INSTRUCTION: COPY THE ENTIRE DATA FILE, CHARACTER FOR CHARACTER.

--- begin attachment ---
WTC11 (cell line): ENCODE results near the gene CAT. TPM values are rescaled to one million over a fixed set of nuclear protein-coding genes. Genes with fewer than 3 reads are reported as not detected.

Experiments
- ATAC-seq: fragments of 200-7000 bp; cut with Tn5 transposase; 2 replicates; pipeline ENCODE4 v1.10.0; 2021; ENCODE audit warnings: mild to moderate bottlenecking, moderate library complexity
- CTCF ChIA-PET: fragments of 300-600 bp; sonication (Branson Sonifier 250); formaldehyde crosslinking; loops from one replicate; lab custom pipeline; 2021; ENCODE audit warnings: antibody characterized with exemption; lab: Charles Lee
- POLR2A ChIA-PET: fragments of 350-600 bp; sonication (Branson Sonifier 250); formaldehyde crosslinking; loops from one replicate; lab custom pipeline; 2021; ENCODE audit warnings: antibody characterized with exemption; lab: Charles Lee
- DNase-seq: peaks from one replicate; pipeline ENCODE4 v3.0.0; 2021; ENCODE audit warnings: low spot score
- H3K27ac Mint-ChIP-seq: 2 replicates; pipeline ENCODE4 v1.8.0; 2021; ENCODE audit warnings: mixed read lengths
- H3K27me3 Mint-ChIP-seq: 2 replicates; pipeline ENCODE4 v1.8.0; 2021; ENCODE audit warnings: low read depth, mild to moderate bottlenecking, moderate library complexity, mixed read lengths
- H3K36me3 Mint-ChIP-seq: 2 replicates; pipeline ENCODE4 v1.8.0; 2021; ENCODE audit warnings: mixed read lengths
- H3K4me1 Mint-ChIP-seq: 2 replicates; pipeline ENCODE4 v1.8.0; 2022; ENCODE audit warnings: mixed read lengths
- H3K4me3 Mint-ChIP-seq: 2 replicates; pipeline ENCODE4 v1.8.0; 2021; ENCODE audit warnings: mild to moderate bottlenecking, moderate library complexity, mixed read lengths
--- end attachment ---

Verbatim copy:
WTC11 (cell line): ENCODE results near the gene CAT. TPM values are rescaled to one million over a fixed set of nuclear protein-coding genes. Genes with fewer than 3 reads are reported as not detected.

Experiments
- ATAC-seq: fragments of 200-7000 bp; cut with Tn5 transposase; 2 replicates; pipeline ENCODE4 v1.10.0; 2021; ENCODE audit warnings: mild to moderate bottlenecking, moderate library complexity
- CTCF ChIA-PET: fragments of 300-600 bp; sonication (Branson Sonifier 250); formaldehyde crosslinking; loops from one replicate; lab custom pipeline; 2021; ENCODE audit warnings: antibody characterized with exemption; lab: Charles Lee
- POLR2A ChIA-PET: fragments of 350-600 bp; sonication (Branson Sonifier 250); formaldehyde crosslinking; loops from one replicate; lab custom pipeline; 2021; ENCODE audit warnings: antibody characterized with exemption; lab: Charles Lee
- DNase-seq: peaks from one replicate; pipeline ENCODE4 v3.0.0; 2021; ENCODE audit warnings: low spot score
- H3K27ac Mint-ChIP-seq: 2 replicates; pipeline ENCODE4 v1.8.0; 2021; ENCODE audit warnings: mixed read lengths
- H3K27me3 Mint-ChIP-seq: 2 replicates; pipeline ENCODE4 v1.8.0; 2021; ENCODE audit warnings: low read depth, mild to moderate bottlenecking, moderate library complexity, mixed read lengths
- H3K36me3 Mint-ChIP-seq: 2 replicates; pipeline ENCODE4 v1.8.0; 2021; ENCODE audit warnings: mixed read lengths
- H3K4me1 Mint-ChIP-seq: 2 replicates; pipeline ENCODE4 v1.8.0; 2022; ENCODE audit warnings: mixed read lengths
- H3K4me3 Mint-ChIP-seq: 2 replicates; pipeline ENCODE4 v1.8.0; 2021; ENCODE audit warnings: mild to moderate bottlenecking, moderate library complexity, mixed read lengths